Gray shoved the guy’s hand away. “I’m fine,” he snapped even though he knew it wasn’t the smartest attitude to have since the guy had yet to put the gun away. But he was also royally pissed. “You go around pulling guns on everyone who tries to help you?” he managed to wheeze between choppy breaths.
The man stepped back and then looked down at the gun in his hand as if just realizing it was there. He tucked it behind his back and said, “You shouldn’t have touched me.”
“And I didn’t need help,” he added.
Gray snorted and shook his head. “So you just like taking naps in ditches?” he bit out. When the guy didn’t respond, Gray said, “You know what, fuck it. Keep your dog off the road.”
“She’s not my dog.”
Gray nearly laughed at that but his ribs still hurt too badly so he just glanced down at the German Shepherd that was practically pressed up against the guy’s leg. “Right,” Gray murmured as he turned to go. But as he began to climb the slight incline, a wave of heat passed over him and his stomach rolled violently. His vision dimmed as he took his next step and he closed his eyes desperately to try to maintain his equilibrium. It was no use though and he tried to put his hands out in an effort to break his fall as his knees buckled. But his body never made contact with the ground as an arm wrapped around him from behind and kept him upright. He knew he should either say thank you or shove the guy away but all he could do was turn his head to the side as he leaned over and threw up.
Luke managed to maintain his hold on the other man as he continued to retch long after the contents of his stomach had been emptied. Although the man was sweating profusely, his skin felt cold and clammy. Luke had hit the guy pretty hard but he was almost certain he hadn’t caused any injury to any internal organs…almost.
After several minutes, the man’s spasms began to ease and Luke felt his own side burn with pain as the man pressed back against him, his full weight sinking onto the arm Luke still had wrapped around his waist.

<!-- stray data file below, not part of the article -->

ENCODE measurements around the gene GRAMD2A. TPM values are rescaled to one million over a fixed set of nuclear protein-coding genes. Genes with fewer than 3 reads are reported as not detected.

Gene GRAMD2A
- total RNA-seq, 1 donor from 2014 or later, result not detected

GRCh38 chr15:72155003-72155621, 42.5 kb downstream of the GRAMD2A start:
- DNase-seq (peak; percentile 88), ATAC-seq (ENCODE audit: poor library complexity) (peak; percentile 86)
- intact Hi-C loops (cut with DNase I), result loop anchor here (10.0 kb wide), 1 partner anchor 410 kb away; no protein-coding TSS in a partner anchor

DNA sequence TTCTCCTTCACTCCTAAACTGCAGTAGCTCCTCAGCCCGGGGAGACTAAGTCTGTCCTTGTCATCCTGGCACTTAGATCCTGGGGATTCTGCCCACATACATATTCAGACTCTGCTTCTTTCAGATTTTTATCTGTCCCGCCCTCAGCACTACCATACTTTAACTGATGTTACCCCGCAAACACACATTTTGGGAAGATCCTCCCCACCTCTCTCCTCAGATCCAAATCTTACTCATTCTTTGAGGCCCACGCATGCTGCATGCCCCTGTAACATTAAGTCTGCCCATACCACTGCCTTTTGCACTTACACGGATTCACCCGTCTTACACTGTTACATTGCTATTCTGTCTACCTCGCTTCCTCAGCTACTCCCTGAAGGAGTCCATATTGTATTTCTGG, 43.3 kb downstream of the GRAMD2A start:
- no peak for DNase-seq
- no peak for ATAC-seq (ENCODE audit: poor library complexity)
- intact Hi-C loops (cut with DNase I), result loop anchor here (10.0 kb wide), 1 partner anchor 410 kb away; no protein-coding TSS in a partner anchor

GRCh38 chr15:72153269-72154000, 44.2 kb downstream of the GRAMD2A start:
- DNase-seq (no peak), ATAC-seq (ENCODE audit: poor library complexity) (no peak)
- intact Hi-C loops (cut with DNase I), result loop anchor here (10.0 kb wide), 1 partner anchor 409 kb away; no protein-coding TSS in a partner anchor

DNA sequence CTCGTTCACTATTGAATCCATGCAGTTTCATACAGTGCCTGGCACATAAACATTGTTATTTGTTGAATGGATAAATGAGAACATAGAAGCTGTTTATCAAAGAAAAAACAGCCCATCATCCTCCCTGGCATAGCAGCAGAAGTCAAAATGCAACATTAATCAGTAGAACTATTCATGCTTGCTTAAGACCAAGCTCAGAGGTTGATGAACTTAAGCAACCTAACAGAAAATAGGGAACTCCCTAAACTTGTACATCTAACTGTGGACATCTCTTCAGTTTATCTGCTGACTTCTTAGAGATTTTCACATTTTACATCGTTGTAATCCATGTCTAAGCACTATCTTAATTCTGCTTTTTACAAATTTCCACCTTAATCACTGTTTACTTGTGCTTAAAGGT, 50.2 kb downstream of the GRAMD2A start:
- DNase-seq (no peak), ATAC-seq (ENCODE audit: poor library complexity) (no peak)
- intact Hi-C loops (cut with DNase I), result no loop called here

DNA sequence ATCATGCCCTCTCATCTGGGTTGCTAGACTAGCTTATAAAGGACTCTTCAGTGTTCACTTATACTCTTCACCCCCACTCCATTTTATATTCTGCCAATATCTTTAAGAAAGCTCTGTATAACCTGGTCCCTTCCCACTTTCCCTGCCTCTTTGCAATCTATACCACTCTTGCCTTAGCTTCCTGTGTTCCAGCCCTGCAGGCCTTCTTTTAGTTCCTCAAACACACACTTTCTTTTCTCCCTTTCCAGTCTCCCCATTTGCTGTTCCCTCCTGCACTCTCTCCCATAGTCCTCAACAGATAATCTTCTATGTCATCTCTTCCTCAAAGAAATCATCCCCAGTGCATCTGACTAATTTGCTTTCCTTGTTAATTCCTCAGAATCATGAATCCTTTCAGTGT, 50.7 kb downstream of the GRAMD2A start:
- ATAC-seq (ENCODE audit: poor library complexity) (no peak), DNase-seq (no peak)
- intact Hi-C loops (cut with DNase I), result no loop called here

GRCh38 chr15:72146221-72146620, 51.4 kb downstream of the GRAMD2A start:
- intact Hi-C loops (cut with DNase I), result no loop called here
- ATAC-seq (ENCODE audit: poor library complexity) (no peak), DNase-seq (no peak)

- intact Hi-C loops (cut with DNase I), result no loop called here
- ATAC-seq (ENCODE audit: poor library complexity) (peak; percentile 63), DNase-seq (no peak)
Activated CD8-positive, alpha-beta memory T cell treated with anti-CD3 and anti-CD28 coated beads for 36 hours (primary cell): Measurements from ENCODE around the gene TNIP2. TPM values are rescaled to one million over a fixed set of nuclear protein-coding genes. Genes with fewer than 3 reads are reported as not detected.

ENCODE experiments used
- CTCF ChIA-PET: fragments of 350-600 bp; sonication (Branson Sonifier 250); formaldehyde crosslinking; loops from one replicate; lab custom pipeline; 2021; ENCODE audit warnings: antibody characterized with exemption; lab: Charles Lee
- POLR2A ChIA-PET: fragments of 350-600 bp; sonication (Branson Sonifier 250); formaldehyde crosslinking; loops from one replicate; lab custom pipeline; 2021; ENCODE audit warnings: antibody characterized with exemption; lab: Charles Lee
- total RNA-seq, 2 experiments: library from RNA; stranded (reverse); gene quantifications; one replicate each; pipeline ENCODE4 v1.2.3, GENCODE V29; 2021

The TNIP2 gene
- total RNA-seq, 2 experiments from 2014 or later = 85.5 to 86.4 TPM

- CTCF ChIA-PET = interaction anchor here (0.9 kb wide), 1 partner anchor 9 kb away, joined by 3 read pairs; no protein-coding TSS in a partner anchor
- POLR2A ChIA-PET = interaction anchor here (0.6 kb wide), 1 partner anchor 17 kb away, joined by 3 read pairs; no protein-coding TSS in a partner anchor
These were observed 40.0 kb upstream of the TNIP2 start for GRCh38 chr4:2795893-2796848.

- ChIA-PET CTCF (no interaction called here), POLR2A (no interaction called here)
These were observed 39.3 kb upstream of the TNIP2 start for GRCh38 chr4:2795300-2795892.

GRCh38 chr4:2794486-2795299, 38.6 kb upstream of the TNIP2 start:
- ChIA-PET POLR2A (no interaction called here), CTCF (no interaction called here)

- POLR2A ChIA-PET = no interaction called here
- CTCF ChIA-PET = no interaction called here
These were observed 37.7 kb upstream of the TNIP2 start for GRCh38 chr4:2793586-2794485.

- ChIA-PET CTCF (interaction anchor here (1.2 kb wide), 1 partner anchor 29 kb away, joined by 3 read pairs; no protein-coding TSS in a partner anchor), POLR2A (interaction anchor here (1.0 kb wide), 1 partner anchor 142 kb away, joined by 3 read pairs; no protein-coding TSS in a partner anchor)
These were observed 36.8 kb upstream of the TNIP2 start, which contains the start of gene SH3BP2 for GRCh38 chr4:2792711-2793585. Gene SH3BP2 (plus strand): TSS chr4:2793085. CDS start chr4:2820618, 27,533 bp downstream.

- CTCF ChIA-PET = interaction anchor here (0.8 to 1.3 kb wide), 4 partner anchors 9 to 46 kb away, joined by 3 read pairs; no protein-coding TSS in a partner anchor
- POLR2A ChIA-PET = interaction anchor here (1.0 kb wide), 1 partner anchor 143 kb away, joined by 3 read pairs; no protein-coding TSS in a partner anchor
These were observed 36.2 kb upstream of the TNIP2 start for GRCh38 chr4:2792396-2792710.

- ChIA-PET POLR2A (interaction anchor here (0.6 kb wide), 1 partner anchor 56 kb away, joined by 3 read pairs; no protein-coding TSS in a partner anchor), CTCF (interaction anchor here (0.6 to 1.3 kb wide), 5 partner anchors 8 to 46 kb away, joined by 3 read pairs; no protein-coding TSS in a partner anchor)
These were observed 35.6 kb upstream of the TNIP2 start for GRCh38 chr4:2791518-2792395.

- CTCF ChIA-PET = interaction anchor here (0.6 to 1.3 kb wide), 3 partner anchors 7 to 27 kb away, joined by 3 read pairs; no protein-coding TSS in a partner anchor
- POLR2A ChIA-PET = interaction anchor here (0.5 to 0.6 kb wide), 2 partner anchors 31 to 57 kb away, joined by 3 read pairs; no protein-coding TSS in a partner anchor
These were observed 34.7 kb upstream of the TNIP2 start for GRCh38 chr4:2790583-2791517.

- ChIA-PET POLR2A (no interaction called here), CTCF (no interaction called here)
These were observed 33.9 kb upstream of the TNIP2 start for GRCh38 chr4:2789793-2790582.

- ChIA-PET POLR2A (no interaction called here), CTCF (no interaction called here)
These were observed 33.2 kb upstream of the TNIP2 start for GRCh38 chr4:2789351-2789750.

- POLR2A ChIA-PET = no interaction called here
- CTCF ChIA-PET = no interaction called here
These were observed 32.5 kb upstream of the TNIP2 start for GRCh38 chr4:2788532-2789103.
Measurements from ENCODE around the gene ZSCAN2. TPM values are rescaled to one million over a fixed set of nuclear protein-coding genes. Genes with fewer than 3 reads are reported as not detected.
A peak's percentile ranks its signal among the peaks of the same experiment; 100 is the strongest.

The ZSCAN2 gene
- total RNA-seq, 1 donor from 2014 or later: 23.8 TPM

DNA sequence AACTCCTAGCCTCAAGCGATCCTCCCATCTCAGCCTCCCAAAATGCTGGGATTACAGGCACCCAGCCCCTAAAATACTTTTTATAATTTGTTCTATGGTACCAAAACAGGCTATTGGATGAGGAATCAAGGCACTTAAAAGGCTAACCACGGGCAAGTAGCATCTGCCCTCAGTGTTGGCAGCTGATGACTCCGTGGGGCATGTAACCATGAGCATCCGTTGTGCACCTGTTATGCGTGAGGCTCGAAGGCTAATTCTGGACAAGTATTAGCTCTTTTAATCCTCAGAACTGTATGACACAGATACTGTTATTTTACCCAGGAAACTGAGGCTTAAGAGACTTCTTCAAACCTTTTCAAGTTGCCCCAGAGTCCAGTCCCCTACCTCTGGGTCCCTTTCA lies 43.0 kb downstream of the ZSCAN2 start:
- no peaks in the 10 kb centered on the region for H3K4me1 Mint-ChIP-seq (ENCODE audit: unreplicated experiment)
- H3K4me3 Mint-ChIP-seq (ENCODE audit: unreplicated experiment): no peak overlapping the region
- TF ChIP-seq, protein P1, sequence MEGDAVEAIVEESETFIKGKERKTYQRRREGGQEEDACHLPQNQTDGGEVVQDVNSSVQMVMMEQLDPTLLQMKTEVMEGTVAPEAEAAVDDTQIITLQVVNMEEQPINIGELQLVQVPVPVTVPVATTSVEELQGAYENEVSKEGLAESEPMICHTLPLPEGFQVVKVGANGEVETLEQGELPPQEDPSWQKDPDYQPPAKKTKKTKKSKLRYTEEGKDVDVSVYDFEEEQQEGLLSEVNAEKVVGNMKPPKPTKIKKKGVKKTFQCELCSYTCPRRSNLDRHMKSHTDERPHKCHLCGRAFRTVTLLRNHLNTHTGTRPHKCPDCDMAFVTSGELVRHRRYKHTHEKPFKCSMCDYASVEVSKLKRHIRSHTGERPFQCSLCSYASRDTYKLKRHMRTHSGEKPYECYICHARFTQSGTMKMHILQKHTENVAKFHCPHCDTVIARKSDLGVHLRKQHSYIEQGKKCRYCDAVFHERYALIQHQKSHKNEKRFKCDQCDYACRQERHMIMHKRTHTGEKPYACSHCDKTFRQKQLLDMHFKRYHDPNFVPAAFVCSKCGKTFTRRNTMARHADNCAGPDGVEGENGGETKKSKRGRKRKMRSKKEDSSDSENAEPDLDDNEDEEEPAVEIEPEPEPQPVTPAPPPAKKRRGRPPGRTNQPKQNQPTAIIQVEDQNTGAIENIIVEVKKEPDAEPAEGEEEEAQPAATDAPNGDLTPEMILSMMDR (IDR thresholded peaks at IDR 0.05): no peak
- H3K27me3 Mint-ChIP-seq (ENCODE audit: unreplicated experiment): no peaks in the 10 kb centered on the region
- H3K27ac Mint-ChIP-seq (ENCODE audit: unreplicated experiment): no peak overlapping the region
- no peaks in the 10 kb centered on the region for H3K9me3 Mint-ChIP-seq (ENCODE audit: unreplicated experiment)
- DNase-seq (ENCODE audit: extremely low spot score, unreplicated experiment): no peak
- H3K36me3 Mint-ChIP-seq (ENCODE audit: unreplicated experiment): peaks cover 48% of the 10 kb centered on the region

“I’m okay,” the guy said as he tried to pull away but as soon as Luke loosened his hold, he became wobbly again.
“I need to get you to the hospital,” Luke said as he glanced around the ground to search out his duffle bag.
“No,” the man said quickly. A strange sensation passed through Luke as he felt the man’s fingers resting on his forearm but he ignored it.
“I could have caused some kind of internal injury-”
“No. I was feeling sick before…it must be the stomach flu. I’m okay.”
Luke wasn’t convinced but when the guy pushed his arm away, he released him. The stranger teetered back and forth a bit but then steadied. Luke kept his eye on him, quickly taking a couple of steps back and snagging his bag off the ground. As the man began walking back up the incline, Luke could see he was struggling and he wrapped his arm around him once more.
“I’m fine,” was the weak protest, the words barely a whisper, the stranger’s skin deathly pale. They’d barely made it up to the top of the ditch when he began throwing up again but since there was nothing left in his stomach, all he could do was dry heave.
Luke spied a pick-up truck sitting farther up the road and got the man moving in that direction as soon as the episode passed. By the time they made it to the vehicle, the man was breathing heavily and Luke didn’t miss the grunts of pain. Guilt went through him at the knowledge that the vomiting was likely making his injury hurt all the more. Luke could feel wetness seeping through his own shirt but he ignored it, taking nearly all the man’s weight on himself as he reached for the passenger side door. It was a struggle but he managed to get him into the seat.